X-rays reveal microstructural fingerprints of 3D-printed alloy

(Nanowerk News) Cornell researchers took a novel approach to explore the way microstructure emerges in a 3D-printed metal alloy: They bombarded it with X-rays while the material was being printed.

Key Takeaways

  • Researchers used X-rays during 3D printing of a metal alloy to study the emergence of its microstructure in real time.
  • This novel approach offers insights into how microstructures are formed, which are crucial for the performance of printed parts.
  • The findings could influence the development of stronger materials and provide a framework for optimizing 3D-printed metals for specific applications.
  • The Research

    By seeing how the process of thermomechanical deformation creates localized microscale phenomena such as bending, fragmentation and oscillation in real time, the researchers will be able to produce customized materials that incorporate such performance-enhancing characteristics.
    The group’s paper published in Communications Materials ("Dendritic Deformation Modes in Additive Manufacturing Revealed by Operando X-Ray Diffraction"). The lead author is doctoral student Adrita Dass, M.S. ’20.
    “We always look at these microstructures after processing, but there’s a lot of information that you’re missing by conducting only postmortem characterizations. Now we have tools to be able to watch these microstructural evolutions as they are happening,” said Atieh Moridi, assistant professor in the Sibley School of Mechanical and Aerospace Engineering in Cornell Engineering and the paper’s senior author. “We want to be able to understand how these tiny patterns or microstructures are formed because they dictate everything about performance of printed parts.”
    The group focused on a form of 3D printing in which a powder – in this case, the nickel-based superalloy IN625, widely used in additive manufacturing and the aerospace industry – is applied via nozzle and melted by a high-power laser beam, then cools and solidifies.
    Since it is not feasible to access high-energy X-rays in the lab, the researchers created a portable twin of their 3D-printing setup and brought it to the Center for High Energy X-ray Sciences at the Cornell High Energy Synchrotron Source (CHEXS@CHESS), in Wilson Laboratory.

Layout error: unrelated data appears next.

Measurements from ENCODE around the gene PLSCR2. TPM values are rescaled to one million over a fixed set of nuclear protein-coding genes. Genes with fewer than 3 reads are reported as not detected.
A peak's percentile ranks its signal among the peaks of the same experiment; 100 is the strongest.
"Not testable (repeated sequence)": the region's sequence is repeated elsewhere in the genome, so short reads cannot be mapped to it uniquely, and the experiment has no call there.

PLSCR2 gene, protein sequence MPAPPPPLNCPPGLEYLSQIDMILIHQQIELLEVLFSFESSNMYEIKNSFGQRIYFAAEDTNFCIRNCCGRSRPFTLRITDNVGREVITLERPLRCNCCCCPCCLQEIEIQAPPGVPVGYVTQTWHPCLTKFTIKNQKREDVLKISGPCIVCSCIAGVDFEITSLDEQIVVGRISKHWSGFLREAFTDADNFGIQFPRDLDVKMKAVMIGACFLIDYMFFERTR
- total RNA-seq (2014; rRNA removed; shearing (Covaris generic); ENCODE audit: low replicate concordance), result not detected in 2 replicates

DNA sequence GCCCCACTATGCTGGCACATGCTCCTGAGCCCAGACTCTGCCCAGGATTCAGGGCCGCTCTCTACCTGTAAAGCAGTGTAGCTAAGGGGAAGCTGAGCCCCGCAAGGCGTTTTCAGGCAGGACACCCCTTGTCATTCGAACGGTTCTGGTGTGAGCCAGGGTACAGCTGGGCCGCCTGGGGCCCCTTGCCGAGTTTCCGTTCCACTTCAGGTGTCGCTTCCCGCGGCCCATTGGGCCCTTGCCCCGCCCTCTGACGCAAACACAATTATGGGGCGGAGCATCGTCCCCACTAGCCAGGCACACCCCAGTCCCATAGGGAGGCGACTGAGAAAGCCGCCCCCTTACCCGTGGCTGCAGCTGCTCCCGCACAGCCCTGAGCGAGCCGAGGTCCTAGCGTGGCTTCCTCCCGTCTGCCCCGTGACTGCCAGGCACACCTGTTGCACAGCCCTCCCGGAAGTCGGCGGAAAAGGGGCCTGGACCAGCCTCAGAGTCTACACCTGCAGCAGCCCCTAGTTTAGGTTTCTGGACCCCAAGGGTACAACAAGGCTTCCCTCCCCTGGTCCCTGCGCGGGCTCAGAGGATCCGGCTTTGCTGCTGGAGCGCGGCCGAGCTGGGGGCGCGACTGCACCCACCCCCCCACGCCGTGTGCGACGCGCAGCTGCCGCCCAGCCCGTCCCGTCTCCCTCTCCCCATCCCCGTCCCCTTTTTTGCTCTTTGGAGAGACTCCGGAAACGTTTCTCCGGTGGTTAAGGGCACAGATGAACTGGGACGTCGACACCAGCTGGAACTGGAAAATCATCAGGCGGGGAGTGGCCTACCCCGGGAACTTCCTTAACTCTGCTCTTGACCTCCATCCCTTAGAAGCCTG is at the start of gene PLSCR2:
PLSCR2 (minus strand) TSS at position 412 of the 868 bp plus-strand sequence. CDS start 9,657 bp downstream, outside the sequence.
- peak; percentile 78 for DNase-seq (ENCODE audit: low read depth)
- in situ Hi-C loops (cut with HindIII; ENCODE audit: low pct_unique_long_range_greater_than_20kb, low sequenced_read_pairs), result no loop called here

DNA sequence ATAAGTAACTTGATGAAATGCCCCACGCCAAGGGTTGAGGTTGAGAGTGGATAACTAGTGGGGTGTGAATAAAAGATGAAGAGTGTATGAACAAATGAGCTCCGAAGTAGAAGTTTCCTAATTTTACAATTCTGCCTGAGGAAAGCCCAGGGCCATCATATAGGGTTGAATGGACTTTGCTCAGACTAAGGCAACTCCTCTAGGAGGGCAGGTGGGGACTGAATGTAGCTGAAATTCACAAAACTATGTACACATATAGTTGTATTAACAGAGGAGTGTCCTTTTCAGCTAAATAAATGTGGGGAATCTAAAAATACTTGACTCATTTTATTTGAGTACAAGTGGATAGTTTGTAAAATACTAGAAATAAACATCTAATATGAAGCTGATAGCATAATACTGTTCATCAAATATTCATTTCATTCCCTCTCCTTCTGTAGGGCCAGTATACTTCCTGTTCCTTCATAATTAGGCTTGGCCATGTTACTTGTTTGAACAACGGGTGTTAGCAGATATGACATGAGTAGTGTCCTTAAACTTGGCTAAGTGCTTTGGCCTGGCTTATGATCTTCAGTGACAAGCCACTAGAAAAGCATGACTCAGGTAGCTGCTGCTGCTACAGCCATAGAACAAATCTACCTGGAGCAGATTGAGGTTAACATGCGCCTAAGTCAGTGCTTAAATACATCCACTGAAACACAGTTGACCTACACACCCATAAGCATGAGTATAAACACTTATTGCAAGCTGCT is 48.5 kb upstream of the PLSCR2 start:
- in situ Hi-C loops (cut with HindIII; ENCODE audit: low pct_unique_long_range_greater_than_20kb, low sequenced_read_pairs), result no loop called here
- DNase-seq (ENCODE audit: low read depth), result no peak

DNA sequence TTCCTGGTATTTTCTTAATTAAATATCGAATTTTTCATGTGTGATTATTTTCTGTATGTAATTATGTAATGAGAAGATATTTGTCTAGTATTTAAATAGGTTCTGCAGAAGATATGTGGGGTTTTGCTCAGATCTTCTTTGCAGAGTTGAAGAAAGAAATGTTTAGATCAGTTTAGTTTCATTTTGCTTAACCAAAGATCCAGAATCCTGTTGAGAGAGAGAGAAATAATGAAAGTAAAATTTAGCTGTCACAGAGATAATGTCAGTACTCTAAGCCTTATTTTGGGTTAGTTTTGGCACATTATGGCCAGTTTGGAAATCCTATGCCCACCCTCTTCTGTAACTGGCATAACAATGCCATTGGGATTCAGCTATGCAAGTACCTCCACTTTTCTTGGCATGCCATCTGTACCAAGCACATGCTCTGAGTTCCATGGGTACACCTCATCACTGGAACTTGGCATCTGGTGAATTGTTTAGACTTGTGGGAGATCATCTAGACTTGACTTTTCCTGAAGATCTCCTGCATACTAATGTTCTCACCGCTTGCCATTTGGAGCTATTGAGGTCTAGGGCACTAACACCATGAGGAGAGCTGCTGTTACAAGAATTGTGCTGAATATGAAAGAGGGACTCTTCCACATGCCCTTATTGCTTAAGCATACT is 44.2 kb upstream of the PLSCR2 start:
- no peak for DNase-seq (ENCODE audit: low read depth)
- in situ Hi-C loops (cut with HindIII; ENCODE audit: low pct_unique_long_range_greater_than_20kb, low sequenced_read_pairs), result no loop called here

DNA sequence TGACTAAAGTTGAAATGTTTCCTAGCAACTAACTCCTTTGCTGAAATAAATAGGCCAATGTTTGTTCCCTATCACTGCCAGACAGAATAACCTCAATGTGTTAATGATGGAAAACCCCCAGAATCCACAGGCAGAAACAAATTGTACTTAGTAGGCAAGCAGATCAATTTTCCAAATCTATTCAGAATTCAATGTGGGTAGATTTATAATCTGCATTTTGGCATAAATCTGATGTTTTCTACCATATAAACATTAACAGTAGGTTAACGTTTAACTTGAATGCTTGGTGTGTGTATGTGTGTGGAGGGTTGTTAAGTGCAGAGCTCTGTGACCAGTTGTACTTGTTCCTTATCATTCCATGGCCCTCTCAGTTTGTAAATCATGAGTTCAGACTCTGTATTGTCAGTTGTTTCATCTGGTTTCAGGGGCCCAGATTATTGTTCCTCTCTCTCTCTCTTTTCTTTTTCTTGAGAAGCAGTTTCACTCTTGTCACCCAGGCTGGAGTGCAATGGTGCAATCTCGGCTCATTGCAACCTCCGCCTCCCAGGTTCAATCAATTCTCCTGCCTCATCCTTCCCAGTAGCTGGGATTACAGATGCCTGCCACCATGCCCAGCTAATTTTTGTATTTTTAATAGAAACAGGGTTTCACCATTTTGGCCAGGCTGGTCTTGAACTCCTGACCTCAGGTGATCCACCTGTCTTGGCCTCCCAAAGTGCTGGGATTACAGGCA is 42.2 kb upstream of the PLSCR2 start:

The facility had never conducted this type of 3D-printing experiment before, so the CHESS beamline scientist Darren Pagan, now assistant professor at Pennsylvania State University, worked with the researchers to integrate the printer setup into one of the facility’s experiment hutches. The CHESS team also developed crucial safety protocols for operating a high-power laser along with flammable powders.
    During the experiment at the FAST beamline, a focused X-ray beam was sent into the hutch, where it passed through the IN625 as it was heated, melted and cooled. A detector on the other side of the printer captured the patterns of diffraction that result from the X-rays interacting with the material.
    “The way these diffraction patterns form gives us a lot of information about the structure of the material. They are the microstructural fingerprints that capture the history of the material during the processing,” Moridi said. “Depending on the interaction and what caused it, we get different patterns, and from those patterns, we can back calculate the structure of the material.”
    Typically, researchers would try to consolidate the amount of diffraction data in order to analyze it. But Moridi, Dass and doctoral student and co-author Chenxi Tian, M.S. ’22, took on a more challenging task and studied the raw detector images. While this approach required more time and was more labor-intensive, it provided a richer, holistic picture of how the IN625 took shape, revealing “unique features that most of the time we’re missing,” Moridi said.
    The group identified key microstructural features that were created by the process’s thermal and mechanical effects, including: torsion, bending, fragmentation, assimilation, oscillation and interdendritic growth.
    The researchers anticipate their method can be applied to other 3D-printed metals, such as stainless steels, titanium and high-entropy alloys, or any material system with a crystal structure.
    The method can also help inform the development of sturdier materials. For example, pulsing a laser beam would increase fragmentation inside a crystal and reduce the size of its grains, making the material stronger.
    “The final goal is to have the best material system that we can have for that particular alloy for a particular application,” Dass said. “If you know what is happening during processing, you can choose how to process your materials, so you get those specific features.”
    Source: By David Nutt, Cornell University (Note: Content may be edited for style and length)